The Classic World

Essay by TweakerHigh School, 10th gradeA, December 1996

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The Classical World made many contributions to the development of science,

literature, and ethics. These contributions have influenced the modern world today. Many

mathematicians, astronomers, and scientists contributed to the development of many of the

luxuries we enjoy today. Homer, author of The Iliad and The Odyssey, made contributions

to the field of literature through his writing. In the field of ethics, many philosophers from

the Classical World contributed to the standards, values, and principles of our society

today. Some of the major contributions from the Classical World is in the field of science.

Mathematicians, astronomers, and scientists made important contributions that formed

the basic element of science. From this basic element came the luxuries we enjoy today.

Pythagoras, a mathematician, proved 'the relationship between the legs and the

hypotenuse of a right triangle.'1 From this, he derived the Pythagorean Theorem. This

contribution mainly influenced architecture and geometry today. Equally, Eratosthenes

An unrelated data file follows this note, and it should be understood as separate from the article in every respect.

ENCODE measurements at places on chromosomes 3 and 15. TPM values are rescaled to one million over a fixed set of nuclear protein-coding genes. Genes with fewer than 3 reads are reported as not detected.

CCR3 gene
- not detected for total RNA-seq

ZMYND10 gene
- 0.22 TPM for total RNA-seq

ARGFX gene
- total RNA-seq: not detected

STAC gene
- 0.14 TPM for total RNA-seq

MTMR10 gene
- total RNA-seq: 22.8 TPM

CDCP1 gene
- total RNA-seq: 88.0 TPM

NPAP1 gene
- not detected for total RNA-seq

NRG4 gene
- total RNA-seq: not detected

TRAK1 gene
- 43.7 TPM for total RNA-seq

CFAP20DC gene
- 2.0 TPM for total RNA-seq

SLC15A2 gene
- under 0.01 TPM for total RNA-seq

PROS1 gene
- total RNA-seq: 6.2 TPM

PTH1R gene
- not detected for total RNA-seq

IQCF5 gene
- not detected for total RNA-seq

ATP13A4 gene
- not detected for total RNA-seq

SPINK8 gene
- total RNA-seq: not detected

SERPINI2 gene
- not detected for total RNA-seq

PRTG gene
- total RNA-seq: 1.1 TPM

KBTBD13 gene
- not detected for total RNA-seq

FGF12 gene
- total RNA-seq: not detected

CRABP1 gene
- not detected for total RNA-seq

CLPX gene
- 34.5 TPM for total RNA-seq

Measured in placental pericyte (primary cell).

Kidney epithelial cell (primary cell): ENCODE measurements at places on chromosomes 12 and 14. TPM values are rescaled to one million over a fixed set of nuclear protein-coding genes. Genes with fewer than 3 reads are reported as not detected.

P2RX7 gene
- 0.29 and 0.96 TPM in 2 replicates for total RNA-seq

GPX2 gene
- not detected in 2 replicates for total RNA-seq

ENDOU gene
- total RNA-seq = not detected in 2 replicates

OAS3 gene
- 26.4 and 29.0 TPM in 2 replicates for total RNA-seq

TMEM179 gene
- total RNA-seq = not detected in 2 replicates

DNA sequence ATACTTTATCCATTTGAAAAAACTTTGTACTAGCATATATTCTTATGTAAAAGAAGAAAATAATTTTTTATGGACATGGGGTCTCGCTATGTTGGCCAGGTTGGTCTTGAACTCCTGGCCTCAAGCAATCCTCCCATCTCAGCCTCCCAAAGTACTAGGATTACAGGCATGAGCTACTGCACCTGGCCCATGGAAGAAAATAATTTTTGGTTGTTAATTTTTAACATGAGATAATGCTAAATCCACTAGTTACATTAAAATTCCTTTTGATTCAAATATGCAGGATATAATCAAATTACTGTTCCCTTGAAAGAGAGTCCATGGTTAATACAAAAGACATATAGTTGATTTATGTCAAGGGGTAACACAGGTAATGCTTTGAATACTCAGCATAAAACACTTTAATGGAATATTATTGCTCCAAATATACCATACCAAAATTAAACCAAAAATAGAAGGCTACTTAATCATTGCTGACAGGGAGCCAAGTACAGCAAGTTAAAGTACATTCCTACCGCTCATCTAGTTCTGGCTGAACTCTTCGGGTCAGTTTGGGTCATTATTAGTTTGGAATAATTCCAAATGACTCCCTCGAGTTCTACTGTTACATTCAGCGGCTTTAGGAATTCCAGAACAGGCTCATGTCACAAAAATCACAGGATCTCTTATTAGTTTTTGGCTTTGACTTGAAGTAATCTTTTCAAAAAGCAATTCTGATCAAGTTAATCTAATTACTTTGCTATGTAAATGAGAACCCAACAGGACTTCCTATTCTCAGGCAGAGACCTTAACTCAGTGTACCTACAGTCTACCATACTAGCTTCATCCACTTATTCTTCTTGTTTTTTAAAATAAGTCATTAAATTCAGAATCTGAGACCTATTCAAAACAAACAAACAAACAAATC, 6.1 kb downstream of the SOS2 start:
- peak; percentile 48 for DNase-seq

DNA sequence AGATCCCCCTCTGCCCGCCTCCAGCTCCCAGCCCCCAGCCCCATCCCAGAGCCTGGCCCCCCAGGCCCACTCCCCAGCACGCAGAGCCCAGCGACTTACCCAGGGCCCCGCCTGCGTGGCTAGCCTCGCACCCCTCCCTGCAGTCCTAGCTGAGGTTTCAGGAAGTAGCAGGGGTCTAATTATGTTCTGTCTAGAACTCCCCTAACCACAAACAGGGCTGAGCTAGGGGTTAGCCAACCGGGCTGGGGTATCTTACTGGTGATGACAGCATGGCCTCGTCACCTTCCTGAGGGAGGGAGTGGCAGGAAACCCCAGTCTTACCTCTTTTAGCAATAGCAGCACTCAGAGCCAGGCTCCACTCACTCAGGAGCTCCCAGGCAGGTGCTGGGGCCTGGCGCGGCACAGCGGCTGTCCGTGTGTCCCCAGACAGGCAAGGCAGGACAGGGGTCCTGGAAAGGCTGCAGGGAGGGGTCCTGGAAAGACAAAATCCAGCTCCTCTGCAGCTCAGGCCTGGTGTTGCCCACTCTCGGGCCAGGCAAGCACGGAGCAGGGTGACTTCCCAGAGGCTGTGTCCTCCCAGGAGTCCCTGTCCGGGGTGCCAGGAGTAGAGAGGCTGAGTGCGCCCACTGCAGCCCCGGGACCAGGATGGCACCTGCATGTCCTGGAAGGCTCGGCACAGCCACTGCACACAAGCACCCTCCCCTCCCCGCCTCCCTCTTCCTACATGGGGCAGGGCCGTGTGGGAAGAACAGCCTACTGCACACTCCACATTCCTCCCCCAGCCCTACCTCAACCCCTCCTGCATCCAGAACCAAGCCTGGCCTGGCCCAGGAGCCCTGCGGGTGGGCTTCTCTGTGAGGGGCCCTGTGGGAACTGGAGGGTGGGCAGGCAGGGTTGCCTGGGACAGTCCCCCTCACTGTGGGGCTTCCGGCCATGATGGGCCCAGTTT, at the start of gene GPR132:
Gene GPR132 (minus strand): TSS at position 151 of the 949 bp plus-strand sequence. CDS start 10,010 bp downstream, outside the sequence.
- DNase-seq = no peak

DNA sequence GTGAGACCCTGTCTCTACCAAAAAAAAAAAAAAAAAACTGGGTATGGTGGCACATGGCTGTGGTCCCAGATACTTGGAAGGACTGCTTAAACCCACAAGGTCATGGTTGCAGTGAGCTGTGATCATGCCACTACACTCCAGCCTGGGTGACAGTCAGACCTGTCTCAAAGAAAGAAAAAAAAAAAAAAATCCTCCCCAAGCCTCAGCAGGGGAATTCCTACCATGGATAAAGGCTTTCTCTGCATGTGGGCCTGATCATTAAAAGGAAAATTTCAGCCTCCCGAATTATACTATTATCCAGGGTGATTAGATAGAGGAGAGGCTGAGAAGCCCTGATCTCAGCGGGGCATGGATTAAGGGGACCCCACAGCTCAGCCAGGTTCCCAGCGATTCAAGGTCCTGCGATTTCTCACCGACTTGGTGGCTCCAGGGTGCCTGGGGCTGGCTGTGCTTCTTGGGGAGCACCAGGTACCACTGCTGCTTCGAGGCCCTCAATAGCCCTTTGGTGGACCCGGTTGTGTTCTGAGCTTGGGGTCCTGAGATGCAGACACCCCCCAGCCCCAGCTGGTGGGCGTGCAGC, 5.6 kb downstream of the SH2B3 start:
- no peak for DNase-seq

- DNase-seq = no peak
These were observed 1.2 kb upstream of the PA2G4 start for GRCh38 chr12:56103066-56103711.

also influenced architecture and geometry.

He developed a method of determining the

circumference of the Earth by using geometry. Developed by Archimedes, the Archimedes

Principle contributes greatly to the field of science. The principle states that 'a body

immersed in a fluid is buoyed up by a force equal the weight of the fluid displaced by the

body.'2 The Archimedes Principle influenced the development of the boat and submarine.

The Classical World also contributed to the field of literature.

Literature has come a long way from the Classical World since its development by

many authors and playwrights of this time period. Homer, author of The Iliad and The

Odyssey, affected prose and poetry through his writing of Homeric poems. Sophocles, a

playwright, 'presented many changes in Greek Drama.'3 These changes led to the

development of more actors in a play and the addition of more scenery. Accordingly, these...